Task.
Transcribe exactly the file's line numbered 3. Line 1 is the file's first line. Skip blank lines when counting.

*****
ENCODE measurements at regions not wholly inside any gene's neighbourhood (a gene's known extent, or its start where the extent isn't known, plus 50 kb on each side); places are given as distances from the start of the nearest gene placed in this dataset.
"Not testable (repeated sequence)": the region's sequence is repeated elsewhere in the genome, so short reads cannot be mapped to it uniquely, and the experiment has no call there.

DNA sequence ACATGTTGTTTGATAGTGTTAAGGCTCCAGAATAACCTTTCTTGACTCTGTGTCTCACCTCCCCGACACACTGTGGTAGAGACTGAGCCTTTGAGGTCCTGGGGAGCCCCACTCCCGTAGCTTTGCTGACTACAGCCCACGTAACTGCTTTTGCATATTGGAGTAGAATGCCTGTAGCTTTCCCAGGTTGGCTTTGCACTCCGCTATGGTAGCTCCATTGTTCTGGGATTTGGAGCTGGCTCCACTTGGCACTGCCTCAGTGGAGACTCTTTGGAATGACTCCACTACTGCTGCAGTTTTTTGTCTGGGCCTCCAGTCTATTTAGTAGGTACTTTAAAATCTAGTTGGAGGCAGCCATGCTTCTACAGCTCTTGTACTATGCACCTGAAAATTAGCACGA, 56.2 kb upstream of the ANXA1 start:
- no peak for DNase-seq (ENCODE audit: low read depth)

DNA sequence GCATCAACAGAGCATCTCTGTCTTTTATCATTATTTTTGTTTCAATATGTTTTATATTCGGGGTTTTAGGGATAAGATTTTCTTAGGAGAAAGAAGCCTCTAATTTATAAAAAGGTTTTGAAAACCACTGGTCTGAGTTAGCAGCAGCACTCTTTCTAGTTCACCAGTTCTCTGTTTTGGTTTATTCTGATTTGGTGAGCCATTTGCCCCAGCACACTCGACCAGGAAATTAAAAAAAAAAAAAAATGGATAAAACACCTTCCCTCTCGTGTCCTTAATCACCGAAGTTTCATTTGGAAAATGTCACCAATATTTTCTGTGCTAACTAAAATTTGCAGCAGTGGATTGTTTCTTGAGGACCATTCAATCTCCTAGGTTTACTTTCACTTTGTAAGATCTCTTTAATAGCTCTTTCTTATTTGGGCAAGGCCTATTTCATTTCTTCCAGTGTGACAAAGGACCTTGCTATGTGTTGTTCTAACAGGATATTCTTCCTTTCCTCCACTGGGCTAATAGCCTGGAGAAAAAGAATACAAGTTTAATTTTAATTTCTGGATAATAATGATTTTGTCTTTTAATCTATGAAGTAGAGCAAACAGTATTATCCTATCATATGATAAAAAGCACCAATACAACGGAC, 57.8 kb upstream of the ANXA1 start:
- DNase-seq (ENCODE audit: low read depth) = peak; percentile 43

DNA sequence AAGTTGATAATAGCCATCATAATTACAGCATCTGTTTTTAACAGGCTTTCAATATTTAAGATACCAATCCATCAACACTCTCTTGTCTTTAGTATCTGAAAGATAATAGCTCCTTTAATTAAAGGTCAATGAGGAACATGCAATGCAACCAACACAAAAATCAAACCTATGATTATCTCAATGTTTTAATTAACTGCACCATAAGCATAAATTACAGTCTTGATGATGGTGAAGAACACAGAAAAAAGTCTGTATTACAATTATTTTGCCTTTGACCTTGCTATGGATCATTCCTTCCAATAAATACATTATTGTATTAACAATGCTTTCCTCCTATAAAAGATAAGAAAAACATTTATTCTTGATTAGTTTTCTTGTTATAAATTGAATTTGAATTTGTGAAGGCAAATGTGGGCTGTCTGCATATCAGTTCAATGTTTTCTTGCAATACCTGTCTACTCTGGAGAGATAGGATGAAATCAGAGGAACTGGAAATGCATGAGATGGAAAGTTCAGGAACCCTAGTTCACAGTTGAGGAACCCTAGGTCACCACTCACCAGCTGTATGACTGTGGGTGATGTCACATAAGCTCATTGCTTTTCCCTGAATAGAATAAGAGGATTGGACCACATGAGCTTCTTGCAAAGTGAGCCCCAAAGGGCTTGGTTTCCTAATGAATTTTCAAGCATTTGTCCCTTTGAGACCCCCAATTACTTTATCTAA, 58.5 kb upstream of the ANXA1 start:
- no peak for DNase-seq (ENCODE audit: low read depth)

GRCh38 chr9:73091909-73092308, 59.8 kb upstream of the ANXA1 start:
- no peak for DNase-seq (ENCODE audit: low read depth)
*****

DNA sequence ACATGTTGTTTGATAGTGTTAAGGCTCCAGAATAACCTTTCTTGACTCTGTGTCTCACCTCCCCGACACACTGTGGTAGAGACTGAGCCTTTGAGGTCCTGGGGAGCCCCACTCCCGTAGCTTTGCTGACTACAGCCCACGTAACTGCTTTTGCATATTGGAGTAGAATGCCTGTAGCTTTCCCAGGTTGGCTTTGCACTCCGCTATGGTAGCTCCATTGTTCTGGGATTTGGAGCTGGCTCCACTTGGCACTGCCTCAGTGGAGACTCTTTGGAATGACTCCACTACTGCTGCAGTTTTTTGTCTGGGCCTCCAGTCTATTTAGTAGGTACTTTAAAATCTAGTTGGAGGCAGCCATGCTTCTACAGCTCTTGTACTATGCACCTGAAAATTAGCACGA, 56.2 kb upstream of the ANXA1 start: